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I understand (ref) that I can do my own post processing to get the same effect that Active D-Lighting gives.

But does the in-camera ADL get applied to the raw image data or is it only done to the accompanying jpeg (when shooting RAW+JPEG) It might be nice to see the preview image with that effect, knowing that the Raw image is still unmodifed.

If it only affects the jpeg, what does ADL do when shooting RAW only?

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3 Answers 3

up vote 5 down vote accepted

No and yes, mostly no though :)

ADL does not affect RAW data directly. However it sometimes affects exposure, which therefore gives you a different RAW file under the same circumstance with ADL turned Off.

Trying this on a Nikon Coolpix A, with ADL off, on a given scene I get 1/320s F/2.8 @ ISO 800 but as I increase a ADL from Low to Extra-High, the shutter-speed goes up incrementally, seemingly by 1/3 stop on each step: 1/400s, 1/500s, 1/640s, 1/800s. This says that ADL is trying to preserve more details in highlights, this always happens at the expense of shadow noise.

However, this depends on the scene and results in a less predictable camera experience. It may give you a better exposure but I strongly suggest you get to know the metering system and use Exposure-Compensation (EC) as needed which puts things in your control.

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when you set your image format to raw, each of them will have a jpeg thumbnail embedded in it. so any setting you use (pic control, adl, etc) is applied to that jpeg. thats how the camera display the picture on the lcd, with all settings applied.

other than that, the exif data will contain the settings too. when you open the raw file with nikon capture nx, the settings will be applied to the raw. then you can adjust the settings again from there if you want.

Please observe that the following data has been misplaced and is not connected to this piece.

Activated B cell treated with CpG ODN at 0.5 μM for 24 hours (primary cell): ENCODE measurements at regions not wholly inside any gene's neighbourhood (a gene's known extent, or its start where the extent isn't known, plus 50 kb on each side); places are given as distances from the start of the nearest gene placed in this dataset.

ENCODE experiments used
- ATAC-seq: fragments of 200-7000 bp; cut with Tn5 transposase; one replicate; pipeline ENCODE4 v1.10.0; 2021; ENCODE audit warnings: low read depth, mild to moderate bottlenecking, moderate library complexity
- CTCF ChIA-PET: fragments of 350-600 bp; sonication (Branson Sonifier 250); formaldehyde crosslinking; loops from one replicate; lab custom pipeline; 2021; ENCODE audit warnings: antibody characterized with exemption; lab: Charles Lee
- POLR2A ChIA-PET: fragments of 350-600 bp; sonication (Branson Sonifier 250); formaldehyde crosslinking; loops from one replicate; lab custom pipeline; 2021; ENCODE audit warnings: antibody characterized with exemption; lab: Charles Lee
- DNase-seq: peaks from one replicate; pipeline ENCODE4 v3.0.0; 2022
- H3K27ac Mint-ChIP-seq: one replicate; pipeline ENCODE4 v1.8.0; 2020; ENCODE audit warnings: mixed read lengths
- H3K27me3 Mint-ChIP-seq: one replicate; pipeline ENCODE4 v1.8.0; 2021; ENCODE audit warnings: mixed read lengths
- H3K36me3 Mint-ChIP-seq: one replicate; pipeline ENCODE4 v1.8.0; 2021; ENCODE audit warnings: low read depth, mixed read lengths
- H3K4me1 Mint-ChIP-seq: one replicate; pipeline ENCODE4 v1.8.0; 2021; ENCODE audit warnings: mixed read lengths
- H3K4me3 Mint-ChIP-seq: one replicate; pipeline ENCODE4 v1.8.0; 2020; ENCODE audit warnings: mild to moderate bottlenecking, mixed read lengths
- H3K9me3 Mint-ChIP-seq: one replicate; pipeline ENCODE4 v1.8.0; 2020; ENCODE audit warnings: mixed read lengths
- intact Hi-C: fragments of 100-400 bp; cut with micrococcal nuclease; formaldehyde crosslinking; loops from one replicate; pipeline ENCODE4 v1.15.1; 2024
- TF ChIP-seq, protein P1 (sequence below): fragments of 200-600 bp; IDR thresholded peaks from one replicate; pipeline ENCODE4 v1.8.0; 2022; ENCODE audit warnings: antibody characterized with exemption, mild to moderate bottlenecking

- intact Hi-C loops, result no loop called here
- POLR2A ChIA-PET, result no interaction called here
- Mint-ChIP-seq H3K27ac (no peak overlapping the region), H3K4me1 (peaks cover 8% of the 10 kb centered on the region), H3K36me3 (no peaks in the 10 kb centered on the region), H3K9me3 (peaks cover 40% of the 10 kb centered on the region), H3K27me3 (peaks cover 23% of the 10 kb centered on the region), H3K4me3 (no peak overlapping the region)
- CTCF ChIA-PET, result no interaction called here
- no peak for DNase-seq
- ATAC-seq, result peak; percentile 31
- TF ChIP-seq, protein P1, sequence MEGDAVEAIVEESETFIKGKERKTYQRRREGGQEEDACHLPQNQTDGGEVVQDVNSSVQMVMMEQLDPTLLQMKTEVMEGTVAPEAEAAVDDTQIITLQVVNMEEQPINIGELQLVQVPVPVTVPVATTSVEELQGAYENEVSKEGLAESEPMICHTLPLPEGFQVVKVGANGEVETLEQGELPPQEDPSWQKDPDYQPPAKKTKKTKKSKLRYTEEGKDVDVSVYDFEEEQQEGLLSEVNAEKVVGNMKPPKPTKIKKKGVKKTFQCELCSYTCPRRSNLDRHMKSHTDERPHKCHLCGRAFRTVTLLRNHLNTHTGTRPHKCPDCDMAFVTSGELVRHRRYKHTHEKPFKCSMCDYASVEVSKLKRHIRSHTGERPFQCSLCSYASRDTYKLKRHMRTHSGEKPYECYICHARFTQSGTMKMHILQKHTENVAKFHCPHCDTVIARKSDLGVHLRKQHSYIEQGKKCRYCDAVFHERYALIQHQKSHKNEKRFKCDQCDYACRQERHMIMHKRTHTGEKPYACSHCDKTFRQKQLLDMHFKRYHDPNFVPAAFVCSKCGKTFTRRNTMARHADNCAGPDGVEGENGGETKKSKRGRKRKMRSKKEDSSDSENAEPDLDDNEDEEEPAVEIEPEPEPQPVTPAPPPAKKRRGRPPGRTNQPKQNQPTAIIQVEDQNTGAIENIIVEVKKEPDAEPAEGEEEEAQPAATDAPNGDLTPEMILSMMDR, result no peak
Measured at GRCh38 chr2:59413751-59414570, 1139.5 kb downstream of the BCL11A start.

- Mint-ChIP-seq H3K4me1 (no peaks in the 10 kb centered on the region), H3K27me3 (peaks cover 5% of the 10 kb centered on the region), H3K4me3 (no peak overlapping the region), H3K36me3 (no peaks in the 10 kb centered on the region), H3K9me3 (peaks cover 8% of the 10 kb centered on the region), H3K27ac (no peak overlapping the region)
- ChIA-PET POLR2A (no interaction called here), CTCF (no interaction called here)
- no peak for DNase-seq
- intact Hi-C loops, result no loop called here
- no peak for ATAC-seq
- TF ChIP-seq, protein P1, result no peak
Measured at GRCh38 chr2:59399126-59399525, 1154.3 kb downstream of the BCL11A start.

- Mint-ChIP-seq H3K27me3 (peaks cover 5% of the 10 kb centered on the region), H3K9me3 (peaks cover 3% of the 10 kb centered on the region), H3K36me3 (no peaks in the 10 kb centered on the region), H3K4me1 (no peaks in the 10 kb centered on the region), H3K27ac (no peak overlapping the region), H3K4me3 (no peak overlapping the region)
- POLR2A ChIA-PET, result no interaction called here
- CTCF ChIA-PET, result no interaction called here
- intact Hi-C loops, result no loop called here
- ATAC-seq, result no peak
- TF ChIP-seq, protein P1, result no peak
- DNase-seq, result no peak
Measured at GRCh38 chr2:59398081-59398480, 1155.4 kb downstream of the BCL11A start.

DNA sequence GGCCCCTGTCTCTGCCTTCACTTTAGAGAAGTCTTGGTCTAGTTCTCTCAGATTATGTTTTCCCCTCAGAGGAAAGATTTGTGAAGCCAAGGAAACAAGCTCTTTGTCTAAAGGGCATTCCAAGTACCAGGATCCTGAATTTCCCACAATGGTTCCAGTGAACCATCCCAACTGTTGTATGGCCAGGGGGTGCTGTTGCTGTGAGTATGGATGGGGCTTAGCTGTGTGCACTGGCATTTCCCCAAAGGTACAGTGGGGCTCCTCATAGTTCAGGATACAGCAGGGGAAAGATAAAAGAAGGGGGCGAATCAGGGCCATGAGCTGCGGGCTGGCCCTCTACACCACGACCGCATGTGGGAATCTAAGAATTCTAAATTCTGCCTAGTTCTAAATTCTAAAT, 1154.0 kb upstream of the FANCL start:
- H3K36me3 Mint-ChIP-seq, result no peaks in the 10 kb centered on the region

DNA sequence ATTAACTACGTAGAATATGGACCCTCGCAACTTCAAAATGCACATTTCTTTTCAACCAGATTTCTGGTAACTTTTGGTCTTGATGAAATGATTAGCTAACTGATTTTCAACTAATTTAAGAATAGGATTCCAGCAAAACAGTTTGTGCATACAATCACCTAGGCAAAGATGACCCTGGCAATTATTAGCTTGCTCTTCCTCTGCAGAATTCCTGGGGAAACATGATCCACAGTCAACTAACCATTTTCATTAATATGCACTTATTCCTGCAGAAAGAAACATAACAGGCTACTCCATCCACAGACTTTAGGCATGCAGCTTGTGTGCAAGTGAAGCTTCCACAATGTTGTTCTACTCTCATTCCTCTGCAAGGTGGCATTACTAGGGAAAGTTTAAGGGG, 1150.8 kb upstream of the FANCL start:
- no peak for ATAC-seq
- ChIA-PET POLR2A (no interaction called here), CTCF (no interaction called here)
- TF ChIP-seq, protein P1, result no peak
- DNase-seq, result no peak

lightroom and may be other software do not recognize these settings unfortunately.

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ADL doesn't cause any processing to happen to your RAW, but it does affect metering. If you want to replicate the effect then you can set the EC to underexpose.

But rather than just relying on metering and having the camera intentionally underexposure to prevent accidental clipping of highlights, a better approach is to use the histogram to judge the exposure and make adjustments as necessary. Or better still (since there is still no manufacturer that offers RAW histograms) bracket your shots.

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I generally use the histogram and highlight mode. I just had an epiphany about what ADL might do for the user. It appears that it might (try to) make the exposure correction that I would do after looking at the histogram and highlights. You make a good point that is easy to miss that the histogram doesn't show the raw being saturated or unexposed. That explains why there is still detail that can be pulled out in raw processing. –  Jim Apr 12 '13 at 16:12

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